UK government keeps tariffs on US, Canadian biodiesel but removes duties on renewable diesel
The U.K. government agreed Nov. 10 with the Trade Remedies Authority’s recommendation on antidumping and countervailing measures on imports of biodiesel from the U.S. and Canada.
After reviewing the measures on biodiesel imports, which were transitioned from the European Union system when the U.K. left the EU, the TRA recommended that existing tariffs on imports of fatty-acid mono-alkyl esters (FAME) biodiesel be kept at their current levels for five years from Jan. 30, 2021, but that tariffs on imports of hydrotreated vegetable oils (HVO), also referred to as renewable diesel, be removed.
“The U.K. has an established FAME production industry but no domestic HVO production,” TRA stated, even though Phillips 66 produces HVO and sustainable aviation fuel at its Humber refinery. “This means that the U.K.’s FAME production industry will continue to be protected from dumped and subsidized biodiesel [that] is exported from the U.S. (and in some cases consigned from Canada), but that HVO from these countries can be imported, which will benefit the U.K.’s agricultural and transport industries as well as users of oil-fired heating.”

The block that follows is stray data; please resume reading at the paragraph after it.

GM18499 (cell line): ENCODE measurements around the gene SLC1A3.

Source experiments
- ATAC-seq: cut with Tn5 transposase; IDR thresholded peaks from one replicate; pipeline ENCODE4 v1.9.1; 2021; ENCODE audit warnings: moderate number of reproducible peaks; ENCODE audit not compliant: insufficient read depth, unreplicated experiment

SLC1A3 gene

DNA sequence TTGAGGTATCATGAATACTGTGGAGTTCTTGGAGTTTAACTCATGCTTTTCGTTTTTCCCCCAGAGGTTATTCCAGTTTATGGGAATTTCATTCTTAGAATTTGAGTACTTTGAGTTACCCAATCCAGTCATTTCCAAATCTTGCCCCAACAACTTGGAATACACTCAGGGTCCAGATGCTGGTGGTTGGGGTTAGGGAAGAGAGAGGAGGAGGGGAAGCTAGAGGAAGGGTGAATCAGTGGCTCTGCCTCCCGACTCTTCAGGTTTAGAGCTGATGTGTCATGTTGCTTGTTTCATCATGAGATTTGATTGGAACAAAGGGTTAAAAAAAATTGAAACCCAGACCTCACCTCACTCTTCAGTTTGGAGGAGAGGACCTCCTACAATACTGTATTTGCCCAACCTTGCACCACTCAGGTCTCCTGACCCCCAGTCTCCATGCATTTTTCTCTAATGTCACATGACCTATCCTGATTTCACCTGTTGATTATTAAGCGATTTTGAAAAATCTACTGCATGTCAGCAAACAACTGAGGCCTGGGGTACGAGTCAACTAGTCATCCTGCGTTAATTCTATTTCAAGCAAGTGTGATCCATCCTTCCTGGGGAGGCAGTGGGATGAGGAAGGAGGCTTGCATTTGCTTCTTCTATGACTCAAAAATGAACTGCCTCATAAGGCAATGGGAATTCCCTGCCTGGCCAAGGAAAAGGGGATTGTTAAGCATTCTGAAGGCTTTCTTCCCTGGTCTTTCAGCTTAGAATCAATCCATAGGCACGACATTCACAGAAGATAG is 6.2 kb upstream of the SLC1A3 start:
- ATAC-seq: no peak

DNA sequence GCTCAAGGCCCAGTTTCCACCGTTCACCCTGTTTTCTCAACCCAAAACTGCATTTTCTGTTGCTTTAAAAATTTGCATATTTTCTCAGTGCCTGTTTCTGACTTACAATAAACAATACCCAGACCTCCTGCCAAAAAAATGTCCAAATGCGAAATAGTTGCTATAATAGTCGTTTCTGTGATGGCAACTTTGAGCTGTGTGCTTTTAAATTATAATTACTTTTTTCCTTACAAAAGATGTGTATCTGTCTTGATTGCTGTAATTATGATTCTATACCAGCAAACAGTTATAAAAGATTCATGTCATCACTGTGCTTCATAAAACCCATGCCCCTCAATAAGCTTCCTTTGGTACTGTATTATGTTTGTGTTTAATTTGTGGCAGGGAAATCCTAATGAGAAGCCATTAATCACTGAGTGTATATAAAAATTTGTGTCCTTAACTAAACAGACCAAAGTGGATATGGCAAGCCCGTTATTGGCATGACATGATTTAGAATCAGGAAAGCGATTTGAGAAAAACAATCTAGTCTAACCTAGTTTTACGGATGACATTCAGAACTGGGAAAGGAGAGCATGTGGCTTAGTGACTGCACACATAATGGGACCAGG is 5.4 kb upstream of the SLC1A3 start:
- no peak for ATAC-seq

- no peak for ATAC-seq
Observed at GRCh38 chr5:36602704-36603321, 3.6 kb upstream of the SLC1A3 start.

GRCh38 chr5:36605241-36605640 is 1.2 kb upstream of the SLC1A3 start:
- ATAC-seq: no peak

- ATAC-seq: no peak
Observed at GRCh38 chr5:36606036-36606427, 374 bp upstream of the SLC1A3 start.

FAME and HVO are created using a wide variety of oils and animal fats, including used cooking oils, animal fats/tallow, soy oil, rapeseed oil and sunflower oil.
FAME is produced through esterification while HVO is made by hydrotreating.
Both types of biofuel can be added to petroleum diesel to produce a blended road fuel, which is sold at retail stations.
“The TRA’s investigations found that government-subsidized producers in the U.S. would be likely to dump FAME biodiesel in the U.K. in the future and cause harm to U.K. industry if the measures no longer applied,” TRA stated. “Although the TRA found that dumping of HVO would also be likely to occur if the duty were no longer applied, there would be no injury to domestic manufacturers/businesses as there is no HVO industry in the U.K. In addition, HVO is more expensive than FAME so the imports are unlikely to compete with domestically produced FAME. The TRA also established that there is demand for HVO in the U.K. for use in heating buildings as it offers a cost-effective and more environmentally friendly alternative to existing heating fuels.”